Someday I might go skydiving. But today it’s enough to say I’ve gone sky-blogging. Yes, in this crazy world of technological conveniences one can surf the web, send emails, watch NetFlix, video chat with people across the world on Skype and blog from 30,000 feet in an airplane. Welcome to the 21st Century.
Keri and I are en route to our mini Christmas get-away in San Francisco. Yep, we’re going to eat rice-o-ronie, visit the house of Uncle Jesse, Danny Tanner and the Full House gang, drive across a little bridge you may have seen in pictures and visit the slammer, i.e., Alcatraz.
Brad and Megan Drake will be our gracious hosts providing delicious meals and perhaps some weekend wine tasting. Oh, and perhaps we’ll visit the park from So I Married An Axe Murderer — a classic. I’m going to visit my friend Mary and just enjoy getting lost in a one of my seasonal book choices in a SF coffee shop — the 19th century classic The Brothers Karamazov by Fyodor Dostoevesky.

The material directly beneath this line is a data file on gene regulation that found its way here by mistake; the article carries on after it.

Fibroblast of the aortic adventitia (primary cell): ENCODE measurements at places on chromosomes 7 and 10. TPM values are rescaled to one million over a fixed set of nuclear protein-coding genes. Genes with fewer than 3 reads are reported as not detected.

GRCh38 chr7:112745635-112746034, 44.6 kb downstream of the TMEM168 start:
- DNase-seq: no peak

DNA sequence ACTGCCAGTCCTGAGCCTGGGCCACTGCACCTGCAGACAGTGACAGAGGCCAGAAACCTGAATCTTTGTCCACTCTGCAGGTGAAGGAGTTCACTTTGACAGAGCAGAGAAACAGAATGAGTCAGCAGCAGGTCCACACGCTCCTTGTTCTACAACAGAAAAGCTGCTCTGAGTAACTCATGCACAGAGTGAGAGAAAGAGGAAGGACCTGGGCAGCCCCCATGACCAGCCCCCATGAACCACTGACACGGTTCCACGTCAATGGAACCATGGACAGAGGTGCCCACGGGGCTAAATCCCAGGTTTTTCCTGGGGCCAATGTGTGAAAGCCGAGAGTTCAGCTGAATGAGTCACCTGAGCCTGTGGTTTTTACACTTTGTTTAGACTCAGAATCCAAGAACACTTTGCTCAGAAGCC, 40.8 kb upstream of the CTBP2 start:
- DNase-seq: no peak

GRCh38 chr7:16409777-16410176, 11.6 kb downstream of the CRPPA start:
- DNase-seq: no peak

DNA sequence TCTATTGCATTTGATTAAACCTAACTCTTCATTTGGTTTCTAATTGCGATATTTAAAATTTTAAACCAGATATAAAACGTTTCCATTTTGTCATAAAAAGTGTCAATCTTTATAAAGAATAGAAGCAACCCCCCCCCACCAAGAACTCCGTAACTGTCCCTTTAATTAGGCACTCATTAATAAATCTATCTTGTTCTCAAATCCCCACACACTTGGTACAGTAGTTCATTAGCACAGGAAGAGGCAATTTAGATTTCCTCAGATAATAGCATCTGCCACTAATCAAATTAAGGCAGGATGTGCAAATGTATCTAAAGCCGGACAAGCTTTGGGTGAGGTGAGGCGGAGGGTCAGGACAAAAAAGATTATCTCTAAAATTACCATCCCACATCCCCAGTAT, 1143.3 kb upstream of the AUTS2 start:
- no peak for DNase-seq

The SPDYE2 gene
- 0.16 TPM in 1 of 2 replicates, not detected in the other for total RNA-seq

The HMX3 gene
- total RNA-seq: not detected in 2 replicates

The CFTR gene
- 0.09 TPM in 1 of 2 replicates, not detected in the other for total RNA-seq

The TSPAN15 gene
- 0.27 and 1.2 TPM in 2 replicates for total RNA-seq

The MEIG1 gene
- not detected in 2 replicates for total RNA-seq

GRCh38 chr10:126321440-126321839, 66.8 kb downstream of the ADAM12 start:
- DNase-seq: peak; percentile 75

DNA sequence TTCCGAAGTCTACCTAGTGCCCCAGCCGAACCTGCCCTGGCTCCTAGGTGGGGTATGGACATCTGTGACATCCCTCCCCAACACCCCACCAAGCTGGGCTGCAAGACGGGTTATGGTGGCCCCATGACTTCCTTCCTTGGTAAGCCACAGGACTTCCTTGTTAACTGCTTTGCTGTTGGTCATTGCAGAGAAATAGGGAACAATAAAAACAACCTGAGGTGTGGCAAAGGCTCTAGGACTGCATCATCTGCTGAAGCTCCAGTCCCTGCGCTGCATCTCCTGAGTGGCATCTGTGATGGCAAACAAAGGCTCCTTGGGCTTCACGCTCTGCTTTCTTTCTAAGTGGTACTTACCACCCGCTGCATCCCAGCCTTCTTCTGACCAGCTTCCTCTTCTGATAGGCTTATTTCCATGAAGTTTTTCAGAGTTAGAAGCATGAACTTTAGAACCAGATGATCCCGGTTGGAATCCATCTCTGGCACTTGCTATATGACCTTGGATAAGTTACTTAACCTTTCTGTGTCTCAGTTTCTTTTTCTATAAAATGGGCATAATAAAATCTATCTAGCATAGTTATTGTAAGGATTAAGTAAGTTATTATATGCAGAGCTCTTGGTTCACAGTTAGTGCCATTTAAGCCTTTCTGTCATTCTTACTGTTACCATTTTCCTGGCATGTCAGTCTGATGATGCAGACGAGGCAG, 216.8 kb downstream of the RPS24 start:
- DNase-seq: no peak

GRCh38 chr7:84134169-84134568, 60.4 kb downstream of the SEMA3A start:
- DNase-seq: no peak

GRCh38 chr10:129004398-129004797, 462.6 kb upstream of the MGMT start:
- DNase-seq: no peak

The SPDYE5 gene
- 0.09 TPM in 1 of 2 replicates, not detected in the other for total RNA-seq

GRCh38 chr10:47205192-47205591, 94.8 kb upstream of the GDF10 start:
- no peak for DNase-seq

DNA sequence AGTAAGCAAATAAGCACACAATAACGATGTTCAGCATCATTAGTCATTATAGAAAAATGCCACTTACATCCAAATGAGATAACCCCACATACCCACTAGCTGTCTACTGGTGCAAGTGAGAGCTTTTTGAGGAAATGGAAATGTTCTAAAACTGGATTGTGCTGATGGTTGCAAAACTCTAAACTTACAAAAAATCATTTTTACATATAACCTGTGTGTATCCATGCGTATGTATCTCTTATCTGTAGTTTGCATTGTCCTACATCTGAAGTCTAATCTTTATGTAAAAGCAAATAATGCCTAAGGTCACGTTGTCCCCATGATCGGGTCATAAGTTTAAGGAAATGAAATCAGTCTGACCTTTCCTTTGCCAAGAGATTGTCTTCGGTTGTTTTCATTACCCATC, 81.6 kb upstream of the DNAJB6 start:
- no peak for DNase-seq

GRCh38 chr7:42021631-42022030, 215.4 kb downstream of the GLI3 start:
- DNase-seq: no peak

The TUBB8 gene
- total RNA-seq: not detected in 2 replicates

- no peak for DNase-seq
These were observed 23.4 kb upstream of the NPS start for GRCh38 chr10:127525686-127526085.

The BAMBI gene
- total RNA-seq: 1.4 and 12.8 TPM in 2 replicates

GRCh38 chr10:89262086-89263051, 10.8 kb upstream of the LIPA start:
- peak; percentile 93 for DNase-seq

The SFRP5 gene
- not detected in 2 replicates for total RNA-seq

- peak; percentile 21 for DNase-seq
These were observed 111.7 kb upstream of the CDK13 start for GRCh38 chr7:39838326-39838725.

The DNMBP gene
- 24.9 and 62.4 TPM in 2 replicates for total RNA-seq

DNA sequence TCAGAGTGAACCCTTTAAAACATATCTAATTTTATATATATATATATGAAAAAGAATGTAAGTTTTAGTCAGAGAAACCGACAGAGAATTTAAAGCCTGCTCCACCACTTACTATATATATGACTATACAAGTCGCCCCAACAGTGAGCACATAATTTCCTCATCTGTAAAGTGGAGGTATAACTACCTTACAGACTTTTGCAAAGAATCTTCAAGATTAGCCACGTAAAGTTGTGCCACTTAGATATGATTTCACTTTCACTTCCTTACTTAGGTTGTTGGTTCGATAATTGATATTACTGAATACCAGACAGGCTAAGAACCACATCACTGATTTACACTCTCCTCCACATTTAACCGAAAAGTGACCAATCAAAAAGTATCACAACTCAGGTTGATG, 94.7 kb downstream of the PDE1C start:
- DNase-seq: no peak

So, here’s to classic Russian novels, iconic suspension bridges and the exhilarating feeling of “blogging while high.” ;-)
What if we could follow Jesus on Twitter? This question is asked all the time and is worthy of a good conversation. I’m glad you can find innumerable articles with similar titles as mine. Would he give new revelation via Twitter or just quote his own Bible verses daily? One person was surprised and humored to find that Jesus was following them on Twitter!
It’s certainly fun to ask WWJT. But I think the great irony of the entire question is that I don’t believe Jesus would ever bother twittering in the first place. I know this is a controversial statement and many will begin making their case why Jesus certainly would use Twitter to spread his Kingdom message and so on.
I’m not going to build a case for my claim today. For today I’ll just share my hunch. My hunch is that Jesus would simply open a Twitter account one day, instantly be noticed by the Twitter community and overnight be followed by millions of people (once he proved he was the real Jesus Christ — and I have no idea how). Then, the twitter world would wait with great anticipation for Jesus to offer his first divine tweet and soon be disappointed when the following message came through the wire: Read the rest of this entry »